For me it was just a choice to go to a game I can hop on, play the game because its fun, and log out. Maybe my priorities changed in life, but people are going to do what they want. If someone wants to bot, let them do it, it means they don't find that content interesting. If you tell people you can do any activity in the MMO and allocate reward points into whatever area you want, then it becomes more about fun. Right now its a skinner box.
I liked Ghostcrawler before it was cool.
For example, in PvP, the game was desinged so the ones with better gear win easily, it doesn't matter if you are a good player or not, if you have "green" gear and the other has full epics, he will most certanly win. So gear, imo, is not a player perception of the necessity of grinds, but a real necessity imposed by the game (if you want to have fun, because, let's agree what being killed countless times to pvpers, or wiping all night because your gear is not high enought, is not fun).
And I believe this is the main goal designed for world of warcraft, always have better gear to get, if not, you wouldn't see your gear becoming outdated every major patch.
I spent about 4 weeks of playing in MoP before I realized that my main's class just wasn't going to be fun for me to play in PvP. The idea of levelling another toon 85-90, and grinding gear out so that I could play with my buds without holding them back - and how many hours that would take - it's daunting.
I didn't want a reward. I wanted to play with my friends and enjoy the game. If there was a bot that could warp me there that didn't suck, I'd have used it. If there was a $10 fee I could pay to warp me there, I'd use it. It wouldn't be for the rewards. It'd be for the entertainment of being able to play with friends.
So anybody who says otherwise is a disingenuous, brainwashed douchebag who is so self-unaware that they can't realize the reality and depth of their psychological dependence on the grindiness of the game. These are the same people who are so bad at real life that the escape into games where the time they spend on them makes them better than other folks, because in the real-world, they simply can't compete with the efficiencies of a balanced, well-adjusted person.
If you don't get it, do us all a favor - shut the fuck up and don't presume to speak for things that you admittedly don't understand.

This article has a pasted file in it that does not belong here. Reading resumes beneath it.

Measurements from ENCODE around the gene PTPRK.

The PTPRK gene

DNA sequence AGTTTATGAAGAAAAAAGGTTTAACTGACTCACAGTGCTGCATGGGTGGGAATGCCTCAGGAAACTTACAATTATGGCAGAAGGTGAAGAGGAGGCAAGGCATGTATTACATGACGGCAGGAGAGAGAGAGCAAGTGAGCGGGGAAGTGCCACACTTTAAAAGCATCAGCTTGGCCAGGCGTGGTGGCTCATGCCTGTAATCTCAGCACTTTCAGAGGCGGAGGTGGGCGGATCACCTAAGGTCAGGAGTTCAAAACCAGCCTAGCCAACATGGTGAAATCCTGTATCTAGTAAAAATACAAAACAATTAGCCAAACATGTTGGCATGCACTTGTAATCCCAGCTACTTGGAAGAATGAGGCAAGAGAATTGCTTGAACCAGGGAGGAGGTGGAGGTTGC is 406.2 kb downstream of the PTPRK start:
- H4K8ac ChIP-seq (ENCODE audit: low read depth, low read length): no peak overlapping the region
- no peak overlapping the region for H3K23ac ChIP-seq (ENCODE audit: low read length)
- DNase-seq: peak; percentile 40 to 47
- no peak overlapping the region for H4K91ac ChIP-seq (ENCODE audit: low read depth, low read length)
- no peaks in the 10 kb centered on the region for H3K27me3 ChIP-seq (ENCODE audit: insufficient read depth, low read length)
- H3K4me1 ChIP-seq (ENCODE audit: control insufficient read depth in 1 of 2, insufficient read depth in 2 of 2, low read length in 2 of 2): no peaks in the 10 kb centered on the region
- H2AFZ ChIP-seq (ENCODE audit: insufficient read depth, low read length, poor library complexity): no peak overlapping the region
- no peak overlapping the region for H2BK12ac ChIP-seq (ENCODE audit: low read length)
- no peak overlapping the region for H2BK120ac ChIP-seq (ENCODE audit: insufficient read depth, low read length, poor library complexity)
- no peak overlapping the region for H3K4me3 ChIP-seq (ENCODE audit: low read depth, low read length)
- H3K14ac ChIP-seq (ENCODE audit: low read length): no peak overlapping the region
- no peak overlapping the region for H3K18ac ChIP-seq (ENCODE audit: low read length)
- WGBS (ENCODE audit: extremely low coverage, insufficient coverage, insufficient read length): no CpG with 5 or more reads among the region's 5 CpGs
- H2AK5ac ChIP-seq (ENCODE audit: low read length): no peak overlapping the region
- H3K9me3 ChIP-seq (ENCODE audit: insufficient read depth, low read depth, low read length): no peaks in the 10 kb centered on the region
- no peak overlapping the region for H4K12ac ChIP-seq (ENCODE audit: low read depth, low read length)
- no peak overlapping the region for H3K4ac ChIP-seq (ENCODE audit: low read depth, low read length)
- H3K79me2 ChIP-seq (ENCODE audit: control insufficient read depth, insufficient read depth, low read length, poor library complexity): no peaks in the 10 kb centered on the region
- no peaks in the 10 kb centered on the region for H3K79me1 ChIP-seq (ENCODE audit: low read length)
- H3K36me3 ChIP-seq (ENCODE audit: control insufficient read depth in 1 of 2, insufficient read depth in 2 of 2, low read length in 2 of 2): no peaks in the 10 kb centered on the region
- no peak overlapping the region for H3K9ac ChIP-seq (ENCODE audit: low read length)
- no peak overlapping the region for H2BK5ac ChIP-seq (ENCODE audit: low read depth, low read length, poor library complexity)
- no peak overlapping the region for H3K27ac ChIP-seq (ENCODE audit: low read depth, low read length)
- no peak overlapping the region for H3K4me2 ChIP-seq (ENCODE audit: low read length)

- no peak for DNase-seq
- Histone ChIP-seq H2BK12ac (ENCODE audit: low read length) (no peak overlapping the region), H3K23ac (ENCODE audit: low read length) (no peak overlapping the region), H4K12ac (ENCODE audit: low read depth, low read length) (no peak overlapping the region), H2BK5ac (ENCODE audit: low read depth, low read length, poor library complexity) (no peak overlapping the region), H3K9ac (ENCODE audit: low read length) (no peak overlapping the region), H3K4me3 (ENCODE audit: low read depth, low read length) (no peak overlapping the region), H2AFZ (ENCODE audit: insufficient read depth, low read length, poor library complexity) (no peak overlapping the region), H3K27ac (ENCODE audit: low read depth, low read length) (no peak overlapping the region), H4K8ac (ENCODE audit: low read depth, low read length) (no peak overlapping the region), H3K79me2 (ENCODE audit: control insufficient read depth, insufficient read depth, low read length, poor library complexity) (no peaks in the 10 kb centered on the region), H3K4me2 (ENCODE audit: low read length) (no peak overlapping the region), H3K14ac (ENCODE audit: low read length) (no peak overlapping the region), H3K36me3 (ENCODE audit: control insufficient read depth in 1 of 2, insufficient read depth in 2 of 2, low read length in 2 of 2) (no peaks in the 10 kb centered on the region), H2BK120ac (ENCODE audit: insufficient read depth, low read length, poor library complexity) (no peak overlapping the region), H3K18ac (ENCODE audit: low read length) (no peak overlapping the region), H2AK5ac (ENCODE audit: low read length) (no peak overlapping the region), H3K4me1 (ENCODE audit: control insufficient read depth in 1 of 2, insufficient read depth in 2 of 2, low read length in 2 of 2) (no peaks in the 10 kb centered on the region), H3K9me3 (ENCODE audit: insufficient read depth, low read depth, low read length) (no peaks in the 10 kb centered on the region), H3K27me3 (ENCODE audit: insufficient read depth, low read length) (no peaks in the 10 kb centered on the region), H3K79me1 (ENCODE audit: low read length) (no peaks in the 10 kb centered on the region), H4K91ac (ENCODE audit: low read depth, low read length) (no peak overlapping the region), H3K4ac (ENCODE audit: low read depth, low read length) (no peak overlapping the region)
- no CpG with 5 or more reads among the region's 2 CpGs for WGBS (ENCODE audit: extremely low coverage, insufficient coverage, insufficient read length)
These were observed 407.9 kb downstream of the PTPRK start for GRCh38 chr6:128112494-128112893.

If that doesn't work, you can stay mad - I don't think bots are going anywhere anytime soon. gl;hf.
-I'm a person that enjoys travel (likes BGs)
-botter is the one that wants to get to destination as fast as possible
What happens then ?
Botter climbs on my back without asking for permission and I'm forced to carry him to that destination, my enjoyment of travelling is completely ruined.
See a problem here ?
All that being said, the idea of immediate parity upon entry inherently devalues accomplishment and investment. MMOs should be about the time you invest concretely rewarding you. I don't feel that gear is the way to do that, and I actually think a karma system similar to the old Shadowrun RPG would be an excellent basis for a new MMO. Basically it would follow these guidelines:
1) Gear is cosmetic.
2) Everything you do in the game provides Karma up to a cap.
3) The Karma cap rises each week the game exists (or each month, whatever)
4) Karma can be "spent" on character improvement (whether that's buying new spells, increasing skills and stats, whatever) with inherent diminishing returns (each increase to skill, stat, whatever costs more than the previous point)
5) Any karma earned over the current cap goes into a Gift Pool.
6) Karma in the gift pool can be transferred to other toons (alts, friends, whatever).
This means that friends can "boost" friends new to the game, and time spent on a main toon over the karma cap can be used to increase the power of alts (allowing freedom of play between multiple toons). This helps remove entry barrier for new players, especially with the diminishing returns. Cosmetic gear means loot drops still have a purpose, but beating the bosses/mobs/enemy players already inherenly increases character strength through karma rewards (two birds, one stone). People who only enjoy crafting, gathering, etc will still improve their characters by doing what they enjoy. All in all a solid foundational idea for a MMO game design. Obviously it needs tweaks and balancing, but I feel it could address some inherent flaws of gear grind based games. At that point the designers could focus on making content that's fun, rather than worrying about the improvement said content grants since all content grants equal rewards.
Now that being said, the social dynamic is an important part of the game and part of what makes MMOs fun. But if the activities themselves are fun enough, then you can play despite imbalances between characters by fulfilling certain roles in the activity while you improve. For example, in the original incarnation of Alterac Valley, an undergeared toon could still provide assistance to his team by farming various materials or by capping side objectives. The new plug and play incarnation of AV lacks this variety.
I think players bot because of time constraints. I could spend 12 hours in BGs to get a decent set of honor gear so someone will let me into RBG's, or I could bot for 12 hours and get enough honor to get a decent set of honor gear so someone will let me into RBG's.
IMHO, if the system is merely a hurdle for higher levels of play, people will do whatever they can to get out of it.